7. 7. 7 Baseline employment growth in Temple area expected to average 1.3% per year 2015-20 Temple area employment is projected to increase from 58,776 jobs to 62,617 jobs in 2015-2020 (7%), slightly trailing Texas (9%) but ahead of U.S. forecast (5%). 43% of job growth in Temple area during 2015-20 is expected to be in health care and social assistance industries. (58% of estimated population growth in 2015-20 will be in age 55+ cohort.) Government is largest share of jobs in Temple region (36%)—provides stable foundation for labor market that adds resiliency during down cycles. Source: EMSI. Includes self-employment. Figures are for the region defined by the following ZIP codes: 76501, 76502, 76503, 76504, 76505, 76508.
  8. 8. 8 312 713 520 518 477 470 447 426 567 627 571 2003 2004 2005 2006 2007 2008 2009 2010 2011 2012 2013 Residential Building Permits Reported in Temple Total # of Privately-Owned UnitsEstimated 94 new units permitted YTD through February, roughly on pace with 2014. Average home price in 2014 in Temple-Belton MLS area was $151,300, up 4% from 2013. Killeen-Fort Hood $140,900 Waco $149,900 Temple-Belton MLS area is most affordable submarket in region based on comparison of home price to family income. Source: U.S. Census Bureau, Texas A&M Real Estate Center, U.S. Department of Housing and Urban Development, Local Realtor Boards. Affordability is determined by calculating the ratio of median family income to the income required to qualify for an 80 percent, fixed-rate mortgage to purchase the median-priced home. Housing: Stable, Predictable, Affordable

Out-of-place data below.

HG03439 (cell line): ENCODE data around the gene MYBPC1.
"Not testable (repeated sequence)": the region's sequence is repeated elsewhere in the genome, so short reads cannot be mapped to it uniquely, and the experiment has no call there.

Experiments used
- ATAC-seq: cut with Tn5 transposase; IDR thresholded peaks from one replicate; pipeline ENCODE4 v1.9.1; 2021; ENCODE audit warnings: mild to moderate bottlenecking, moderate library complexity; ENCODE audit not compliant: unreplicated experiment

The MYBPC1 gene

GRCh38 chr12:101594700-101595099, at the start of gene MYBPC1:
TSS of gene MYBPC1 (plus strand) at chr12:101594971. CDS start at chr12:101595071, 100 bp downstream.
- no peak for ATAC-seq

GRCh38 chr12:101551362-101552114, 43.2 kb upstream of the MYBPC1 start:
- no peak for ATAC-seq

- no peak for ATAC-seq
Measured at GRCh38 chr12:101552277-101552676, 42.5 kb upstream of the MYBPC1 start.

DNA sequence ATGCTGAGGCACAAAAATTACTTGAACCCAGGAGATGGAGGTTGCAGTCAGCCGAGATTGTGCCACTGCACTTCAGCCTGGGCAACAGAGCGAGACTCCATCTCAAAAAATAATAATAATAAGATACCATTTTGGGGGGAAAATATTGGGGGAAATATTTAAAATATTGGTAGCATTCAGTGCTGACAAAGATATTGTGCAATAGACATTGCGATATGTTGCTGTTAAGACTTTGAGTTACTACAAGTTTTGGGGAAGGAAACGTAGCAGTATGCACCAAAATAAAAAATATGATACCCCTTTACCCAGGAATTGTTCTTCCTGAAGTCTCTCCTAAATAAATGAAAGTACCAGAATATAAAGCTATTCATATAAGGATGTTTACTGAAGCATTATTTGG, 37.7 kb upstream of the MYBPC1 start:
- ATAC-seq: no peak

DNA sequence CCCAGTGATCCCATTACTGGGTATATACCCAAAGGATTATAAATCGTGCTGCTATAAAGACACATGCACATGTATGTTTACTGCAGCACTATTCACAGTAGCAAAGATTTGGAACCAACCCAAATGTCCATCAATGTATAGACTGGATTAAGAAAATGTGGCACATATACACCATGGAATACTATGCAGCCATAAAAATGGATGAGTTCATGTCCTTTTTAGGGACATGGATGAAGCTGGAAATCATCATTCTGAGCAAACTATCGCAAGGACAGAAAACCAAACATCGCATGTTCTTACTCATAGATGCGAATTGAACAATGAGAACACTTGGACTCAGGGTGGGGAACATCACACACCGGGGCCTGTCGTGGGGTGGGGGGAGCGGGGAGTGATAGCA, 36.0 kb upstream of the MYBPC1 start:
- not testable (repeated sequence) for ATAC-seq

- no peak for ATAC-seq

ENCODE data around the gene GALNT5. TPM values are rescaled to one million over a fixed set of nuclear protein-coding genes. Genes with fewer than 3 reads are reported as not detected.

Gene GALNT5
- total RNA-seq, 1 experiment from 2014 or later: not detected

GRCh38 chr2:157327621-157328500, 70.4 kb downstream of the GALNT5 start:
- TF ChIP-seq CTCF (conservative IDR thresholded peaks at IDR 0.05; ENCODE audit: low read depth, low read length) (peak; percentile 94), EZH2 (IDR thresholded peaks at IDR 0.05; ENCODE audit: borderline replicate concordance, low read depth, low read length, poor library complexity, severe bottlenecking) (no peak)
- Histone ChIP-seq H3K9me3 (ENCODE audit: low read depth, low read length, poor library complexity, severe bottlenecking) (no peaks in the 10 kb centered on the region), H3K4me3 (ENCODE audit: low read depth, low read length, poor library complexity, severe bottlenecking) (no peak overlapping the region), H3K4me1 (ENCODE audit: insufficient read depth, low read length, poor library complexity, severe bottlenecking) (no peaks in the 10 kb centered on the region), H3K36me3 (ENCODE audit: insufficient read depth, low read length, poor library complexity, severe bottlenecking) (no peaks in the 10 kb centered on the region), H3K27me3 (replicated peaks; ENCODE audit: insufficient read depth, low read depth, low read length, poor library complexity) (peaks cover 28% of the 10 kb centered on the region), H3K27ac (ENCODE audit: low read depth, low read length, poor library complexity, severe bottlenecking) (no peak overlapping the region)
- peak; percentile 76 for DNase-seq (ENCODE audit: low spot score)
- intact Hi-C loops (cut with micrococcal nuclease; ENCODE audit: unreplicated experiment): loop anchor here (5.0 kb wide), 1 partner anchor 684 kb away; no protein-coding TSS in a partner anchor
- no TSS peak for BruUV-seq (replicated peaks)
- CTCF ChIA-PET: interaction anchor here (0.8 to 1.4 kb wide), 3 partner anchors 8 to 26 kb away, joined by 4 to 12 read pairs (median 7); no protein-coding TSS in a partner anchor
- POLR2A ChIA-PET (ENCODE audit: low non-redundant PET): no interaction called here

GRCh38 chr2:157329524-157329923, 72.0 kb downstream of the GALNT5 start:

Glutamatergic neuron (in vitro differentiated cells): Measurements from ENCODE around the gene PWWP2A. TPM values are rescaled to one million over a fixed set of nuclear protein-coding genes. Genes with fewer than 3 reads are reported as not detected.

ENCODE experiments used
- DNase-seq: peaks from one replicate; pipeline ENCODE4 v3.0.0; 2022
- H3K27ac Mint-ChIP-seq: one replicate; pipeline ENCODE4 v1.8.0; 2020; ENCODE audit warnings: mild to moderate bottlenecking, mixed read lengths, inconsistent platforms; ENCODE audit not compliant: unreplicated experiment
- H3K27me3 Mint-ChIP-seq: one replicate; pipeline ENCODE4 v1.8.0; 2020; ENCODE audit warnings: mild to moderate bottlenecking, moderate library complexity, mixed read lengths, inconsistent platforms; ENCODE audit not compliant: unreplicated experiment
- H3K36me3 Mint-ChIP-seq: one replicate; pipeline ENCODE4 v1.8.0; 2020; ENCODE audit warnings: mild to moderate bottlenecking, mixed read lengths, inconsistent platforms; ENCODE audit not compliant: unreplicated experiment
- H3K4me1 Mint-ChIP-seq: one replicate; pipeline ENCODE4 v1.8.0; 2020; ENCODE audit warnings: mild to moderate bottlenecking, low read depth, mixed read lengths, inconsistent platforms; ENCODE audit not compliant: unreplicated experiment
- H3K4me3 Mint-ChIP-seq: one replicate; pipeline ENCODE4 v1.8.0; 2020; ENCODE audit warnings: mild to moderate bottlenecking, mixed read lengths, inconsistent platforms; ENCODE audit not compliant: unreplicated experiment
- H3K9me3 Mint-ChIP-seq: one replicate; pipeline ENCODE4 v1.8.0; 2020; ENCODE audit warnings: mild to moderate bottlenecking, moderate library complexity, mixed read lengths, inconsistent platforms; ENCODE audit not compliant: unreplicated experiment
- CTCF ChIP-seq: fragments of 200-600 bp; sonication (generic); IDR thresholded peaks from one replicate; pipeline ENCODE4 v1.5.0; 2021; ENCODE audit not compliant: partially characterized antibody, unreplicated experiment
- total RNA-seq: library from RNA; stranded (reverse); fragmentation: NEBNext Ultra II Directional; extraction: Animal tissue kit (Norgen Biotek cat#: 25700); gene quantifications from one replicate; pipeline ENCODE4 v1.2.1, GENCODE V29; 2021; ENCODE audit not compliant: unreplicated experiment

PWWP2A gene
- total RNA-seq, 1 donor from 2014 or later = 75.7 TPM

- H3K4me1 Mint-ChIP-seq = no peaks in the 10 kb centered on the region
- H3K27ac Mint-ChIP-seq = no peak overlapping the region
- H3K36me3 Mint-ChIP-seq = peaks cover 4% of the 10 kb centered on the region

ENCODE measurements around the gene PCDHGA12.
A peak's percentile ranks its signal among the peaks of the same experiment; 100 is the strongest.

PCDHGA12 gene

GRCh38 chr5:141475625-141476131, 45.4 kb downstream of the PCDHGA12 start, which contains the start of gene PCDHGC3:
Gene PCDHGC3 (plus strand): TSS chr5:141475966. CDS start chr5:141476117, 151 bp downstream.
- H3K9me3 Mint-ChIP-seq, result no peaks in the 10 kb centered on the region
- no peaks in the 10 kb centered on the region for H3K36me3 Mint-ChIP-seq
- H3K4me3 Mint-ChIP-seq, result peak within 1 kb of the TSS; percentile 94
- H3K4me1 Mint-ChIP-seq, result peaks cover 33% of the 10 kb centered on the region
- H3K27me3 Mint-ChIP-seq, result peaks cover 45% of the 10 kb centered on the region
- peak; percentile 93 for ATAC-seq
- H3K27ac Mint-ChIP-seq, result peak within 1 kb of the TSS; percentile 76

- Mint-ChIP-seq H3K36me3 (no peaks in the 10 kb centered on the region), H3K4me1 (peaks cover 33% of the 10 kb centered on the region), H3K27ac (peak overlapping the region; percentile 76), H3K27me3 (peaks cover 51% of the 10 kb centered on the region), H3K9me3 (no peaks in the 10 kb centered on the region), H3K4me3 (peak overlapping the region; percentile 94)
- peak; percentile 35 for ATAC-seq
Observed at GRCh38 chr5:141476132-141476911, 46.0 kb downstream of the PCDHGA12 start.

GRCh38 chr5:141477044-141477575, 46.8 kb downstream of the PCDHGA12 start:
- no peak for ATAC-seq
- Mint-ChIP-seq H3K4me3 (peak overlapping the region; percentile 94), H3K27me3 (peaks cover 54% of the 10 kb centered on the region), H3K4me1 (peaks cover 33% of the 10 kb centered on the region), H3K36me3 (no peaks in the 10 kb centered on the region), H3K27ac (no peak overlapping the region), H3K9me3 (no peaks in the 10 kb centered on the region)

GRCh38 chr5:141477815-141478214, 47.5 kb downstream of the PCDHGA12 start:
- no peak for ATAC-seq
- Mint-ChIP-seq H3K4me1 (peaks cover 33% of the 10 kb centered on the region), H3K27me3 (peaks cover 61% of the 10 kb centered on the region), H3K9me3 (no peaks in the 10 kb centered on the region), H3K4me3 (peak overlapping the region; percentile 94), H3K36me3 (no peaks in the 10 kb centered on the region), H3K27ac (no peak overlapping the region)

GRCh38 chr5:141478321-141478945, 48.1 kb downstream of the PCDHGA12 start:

9. 9. 9 Killeen-Temple MSA Economic Summary • $20.6 billion economy (2013), up 5.2% from previous year* • 193,672 total employment (2014), up 1.1% from previous year • 2015 forecast: 1.9% job growth; 1.3% population growth • Federal government accounts directly for 47% of GDP Source: EMSI, U.S. Census Bureau, Population Estimates. Killeen-Temple MSA includes Bell, Coryell, and Lampasas counties. * Estimated gross domestic product, not adjusted for inflation. Population: 424,858 (July 2014)
  10. 10. 10 Expanding Scope of Targeted Industries (Exporting) Source: U.S. Cluster Mapping Project, Institute for Strategy and Competitiveness, Harvard Business School, 2012. Clusters listed here are considered “strong clusters.” A strong cluster is a cluster that has high employment specialization in a region (ranking in the top 25% of all regions by specialization and also meeting minimum criteria for employment and establishment). How can these be integrated into Temple’s economic development brand? Killeen-Temple MSA
  11. 11. 11 • Temple’s steady, predictable growth is attractive business environment. • Government & health care provide stability but diversification efforts should be prioritized & marketed. • Cluster data suggests that Temple’s economic development story may need a few more chapters. Summary Impressions
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  13. 13. 13 Workforce is now #1 site selection factor Source: Area Development Online.
  14. 14. 14 • Complete a cluster analysis for Grand Central Texas to reflect assets of new geography. • Evaluate need for workforce gap analysis—is region equipped w/ education & training capacity to meet future workforce needs? • Investigate projected drop in early career population. Work Plan Considerations • Maintain focus on career readiness & skill development. • Diversification
  15. 15. 7600 Burnet Road, Suite 108 Austin, Texas 78757 @civicanalytics http://civicanalytics.com